Date of Award


Document Type


Degree Name

Doctor of Philosophy (PhD)

Legacy Department

Plant and Environmental Science

Committee Chair/Advisor

Khalilian, Ahmad

Committee Member

Privette, Charles

Committee Member

Payero, Jose


Irrigation scheduling based on soil moisture sensor readings has gained popularity in the past few decades since it can enhance crop yield while saving water. Such method is limited since the representativeness of an individual soil moisture sensor measurement is questionable in a large field with variable soil type and texture. The optimum location of soil moisture sensors needs to be determined within such a production field for effective sensor-based irrigation scheduling. Therefore, the first object of this study was to investigate the optimum sensor location and the number of moisture sensors required for irrigating cotton in coastal plain soils. Replicated tests were conducted during 2012, 2013, and 2014 growing seasons in a cotton field located at the Edisto Research and Education Center of Clemson University, on a typical coastal plain soil. The test field was divided into different management zones based on soil electrical conductivity (EC) measurements. Soil moisture sensors including AquaSpy, Sentek EasyAg-50, Decagon EC-5, Watermark 200SS, and 503 DR Hydroprobe neutron probe access tubes were installed side by side in plots of each management zone. Irrigation treatments were based on sensor readings from various management zones. Results showed that irrigation based on sensor readings from higher electrical conductivity zones, can stabilize or even enhance yield while increasing water use efficiency (WUE) significantly. The second objective of this study was to evaluate the performance of soil moisture sensors mentioned above to determine the most accurate and affordable sensor technology for irrigation scheduling. Season long soil moisture readings of AquaSpy, Sentek EasyAg-50, Decagon EC-5, and Watermark 200SS sensors were collected and compared to neutron probe readings. The results showed that Sentek EasyAg-50 sensor performed the best among tested sensors compared to neutron probe readings with coefficient of determination, R2 = 0.847 and root mean square error, RMSE= 4.2% for soil profiles up to 50 cm. The performance of Decagon EC-5 sensor was acceptable with R2 of 0.6 to 0.7 and RMSE ranged from 4.9% to 6.7% during the three growing seasons. Further field and lab calibration of Decagon EC-5, reduced RMSE from 4.4% to 3.3% at topsoil (10-30 cm). Compared to Sentek EasyAg and Decagon EC-5 sensors, AquaSpy and Watermark 200SS sensors performances in measuring soil moisture contents, were not satisfactory, as indicated by low R2 of less than 0.45 and high RMSE of 9.5% to 14%. The results of this study suggested that in a field with variable soil type, it would be beneficial to install moisture sensors in management zones with higher EC readings (heavier soil textures) to obtain maximum yield and WUE. The results also indicated that, although the Sentek EasyAg-50 sensor had the highest accuracy among the sensor types tested, Decagon sensor offered more promise for irrigation scheduling than the rest of the sensors tested, since it offered good accuracy and is affordable.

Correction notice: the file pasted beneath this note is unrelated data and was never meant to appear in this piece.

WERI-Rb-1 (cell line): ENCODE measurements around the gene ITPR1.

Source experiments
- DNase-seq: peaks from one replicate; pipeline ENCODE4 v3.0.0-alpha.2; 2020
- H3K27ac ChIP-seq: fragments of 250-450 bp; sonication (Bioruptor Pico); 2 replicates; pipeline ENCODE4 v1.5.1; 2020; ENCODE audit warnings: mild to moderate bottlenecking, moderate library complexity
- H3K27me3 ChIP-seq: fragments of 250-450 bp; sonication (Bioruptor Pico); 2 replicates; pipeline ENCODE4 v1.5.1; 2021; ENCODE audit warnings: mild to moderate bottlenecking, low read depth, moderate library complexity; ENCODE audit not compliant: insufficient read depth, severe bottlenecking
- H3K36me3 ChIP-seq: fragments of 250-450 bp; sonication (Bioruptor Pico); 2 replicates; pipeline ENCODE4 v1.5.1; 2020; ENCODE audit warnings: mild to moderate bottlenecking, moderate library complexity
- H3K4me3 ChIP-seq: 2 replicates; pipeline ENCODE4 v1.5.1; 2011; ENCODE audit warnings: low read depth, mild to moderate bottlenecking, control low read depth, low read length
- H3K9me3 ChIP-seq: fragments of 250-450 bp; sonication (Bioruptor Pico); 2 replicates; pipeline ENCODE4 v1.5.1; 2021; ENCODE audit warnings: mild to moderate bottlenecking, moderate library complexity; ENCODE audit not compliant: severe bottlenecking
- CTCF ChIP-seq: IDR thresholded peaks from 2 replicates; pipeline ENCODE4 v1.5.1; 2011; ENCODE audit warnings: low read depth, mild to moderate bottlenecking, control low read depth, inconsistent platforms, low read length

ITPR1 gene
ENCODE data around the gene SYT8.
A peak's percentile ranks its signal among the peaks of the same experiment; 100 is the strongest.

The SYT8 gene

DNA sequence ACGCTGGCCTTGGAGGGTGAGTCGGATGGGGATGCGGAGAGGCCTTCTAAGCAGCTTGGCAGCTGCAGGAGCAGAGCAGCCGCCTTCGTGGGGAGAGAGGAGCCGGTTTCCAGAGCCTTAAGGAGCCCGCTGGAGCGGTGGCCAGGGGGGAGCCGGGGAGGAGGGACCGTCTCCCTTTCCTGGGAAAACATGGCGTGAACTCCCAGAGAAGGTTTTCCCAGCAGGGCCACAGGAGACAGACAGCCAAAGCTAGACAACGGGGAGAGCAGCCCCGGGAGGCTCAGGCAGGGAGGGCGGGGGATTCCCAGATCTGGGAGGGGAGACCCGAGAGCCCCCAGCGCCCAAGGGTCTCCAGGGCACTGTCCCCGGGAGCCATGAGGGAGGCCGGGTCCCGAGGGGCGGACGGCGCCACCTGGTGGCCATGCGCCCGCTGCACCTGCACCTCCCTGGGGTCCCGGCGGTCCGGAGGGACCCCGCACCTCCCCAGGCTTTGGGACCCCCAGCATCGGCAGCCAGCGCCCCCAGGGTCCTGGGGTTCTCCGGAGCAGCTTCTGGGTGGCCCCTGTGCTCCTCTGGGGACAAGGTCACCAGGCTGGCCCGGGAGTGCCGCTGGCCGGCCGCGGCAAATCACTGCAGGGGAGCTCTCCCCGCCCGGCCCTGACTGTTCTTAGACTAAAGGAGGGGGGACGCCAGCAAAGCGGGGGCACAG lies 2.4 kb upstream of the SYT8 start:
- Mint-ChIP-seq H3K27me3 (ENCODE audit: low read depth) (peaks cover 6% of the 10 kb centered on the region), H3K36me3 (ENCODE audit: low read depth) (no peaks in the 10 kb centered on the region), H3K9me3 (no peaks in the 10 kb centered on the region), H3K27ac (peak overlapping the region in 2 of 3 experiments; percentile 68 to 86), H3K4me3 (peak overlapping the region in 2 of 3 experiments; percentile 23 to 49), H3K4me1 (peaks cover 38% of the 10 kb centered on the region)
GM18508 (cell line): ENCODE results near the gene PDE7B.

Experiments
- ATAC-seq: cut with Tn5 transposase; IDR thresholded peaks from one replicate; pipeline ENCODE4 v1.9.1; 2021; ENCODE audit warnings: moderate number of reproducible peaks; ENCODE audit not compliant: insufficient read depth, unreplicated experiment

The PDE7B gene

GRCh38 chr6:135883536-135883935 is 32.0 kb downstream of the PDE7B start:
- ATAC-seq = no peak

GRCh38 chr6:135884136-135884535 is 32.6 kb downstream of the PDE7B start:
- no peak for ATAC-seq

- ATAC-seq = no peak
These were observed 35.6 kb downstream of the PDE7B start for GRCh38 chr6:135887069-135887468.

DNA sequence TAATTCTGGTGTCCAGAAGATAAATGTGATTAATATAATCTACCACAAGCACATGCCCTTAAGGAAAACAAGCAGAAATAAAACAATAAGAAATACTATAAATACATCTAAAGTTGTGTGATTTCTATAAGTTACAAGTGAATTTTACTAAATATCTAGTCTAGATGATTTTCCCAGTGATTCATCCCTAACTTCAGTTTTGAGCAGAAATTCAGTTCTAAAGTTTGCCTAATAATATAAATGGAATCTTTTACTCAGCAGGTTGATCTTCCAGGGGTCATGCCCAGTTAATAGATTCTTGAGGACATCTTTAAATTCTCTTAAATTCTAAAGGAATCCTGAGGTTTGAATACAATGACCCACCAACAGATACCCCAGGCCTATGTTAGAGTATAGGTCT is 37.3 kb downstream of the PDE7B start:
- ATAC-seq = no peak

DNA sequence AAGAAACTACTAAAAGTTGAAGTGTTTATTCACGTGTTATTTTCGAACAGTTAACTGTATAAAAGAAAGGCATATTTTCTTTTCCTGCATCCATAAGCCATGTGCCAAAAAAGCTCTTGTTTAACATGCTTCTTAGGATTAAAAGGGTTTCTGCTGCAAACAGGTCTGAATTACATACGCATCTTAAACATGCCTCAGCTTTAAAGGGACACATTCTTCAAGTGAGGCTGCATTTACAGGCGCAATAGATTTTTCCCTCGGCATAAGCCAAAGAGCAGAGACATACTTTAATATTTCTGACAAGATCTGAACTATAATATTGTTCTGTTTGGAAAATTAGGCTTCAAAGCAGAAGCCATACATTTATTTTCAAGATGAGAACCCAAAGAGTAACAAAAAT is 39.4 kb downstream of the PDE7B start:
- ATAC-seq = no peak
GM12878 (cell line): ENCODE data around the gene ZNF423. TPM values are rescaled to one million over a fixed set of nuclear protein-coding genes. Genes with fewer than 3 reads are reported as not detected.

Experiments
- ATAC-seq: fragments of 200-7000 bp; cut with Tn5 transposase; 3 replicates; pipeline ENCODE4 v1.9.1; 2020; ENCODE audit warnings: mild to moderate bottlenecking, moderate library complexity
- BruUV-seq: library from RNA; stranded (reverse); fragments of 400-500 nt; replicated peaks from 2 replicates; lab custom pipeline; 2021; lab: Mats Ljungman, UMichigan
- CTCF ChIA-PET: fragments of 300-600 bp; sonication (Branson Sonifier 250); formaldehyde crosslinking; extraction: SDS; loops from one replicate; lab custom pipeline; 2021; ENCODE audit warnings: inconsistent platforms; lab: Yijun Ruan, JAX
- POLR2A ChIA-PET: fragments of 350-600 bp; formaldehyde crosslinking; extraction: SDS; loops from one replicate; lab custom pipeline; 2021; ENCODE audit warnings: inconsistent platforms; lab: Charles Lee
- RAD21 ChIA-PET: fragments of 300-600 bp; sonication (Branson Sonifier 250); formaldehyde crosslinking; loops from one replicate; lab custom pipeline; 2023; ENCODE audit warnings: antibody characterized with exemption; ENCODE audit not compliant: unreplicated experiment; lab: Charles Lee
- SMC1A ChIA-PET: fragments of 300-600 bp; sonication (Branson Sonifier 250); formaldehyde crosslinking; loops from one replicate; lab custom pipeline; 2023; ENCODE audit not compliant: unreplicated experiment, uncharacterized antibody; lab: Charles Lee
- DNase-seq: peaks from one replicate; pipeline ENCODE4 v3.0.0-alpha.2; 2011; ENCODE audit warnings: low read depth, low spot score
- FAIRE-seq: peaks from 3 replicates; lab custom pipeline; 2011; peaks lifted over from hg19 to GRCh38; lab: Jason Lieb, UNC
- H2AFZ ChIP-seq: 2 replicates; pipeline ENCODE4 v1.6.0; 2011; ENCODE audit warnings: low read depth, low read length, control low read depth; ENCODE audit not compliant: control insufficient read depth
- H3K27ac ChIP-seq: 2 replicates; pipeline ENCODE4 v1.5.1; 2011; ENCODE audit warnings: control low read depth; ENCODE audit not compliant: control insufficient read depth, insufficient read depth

Included in

Engineering Commons



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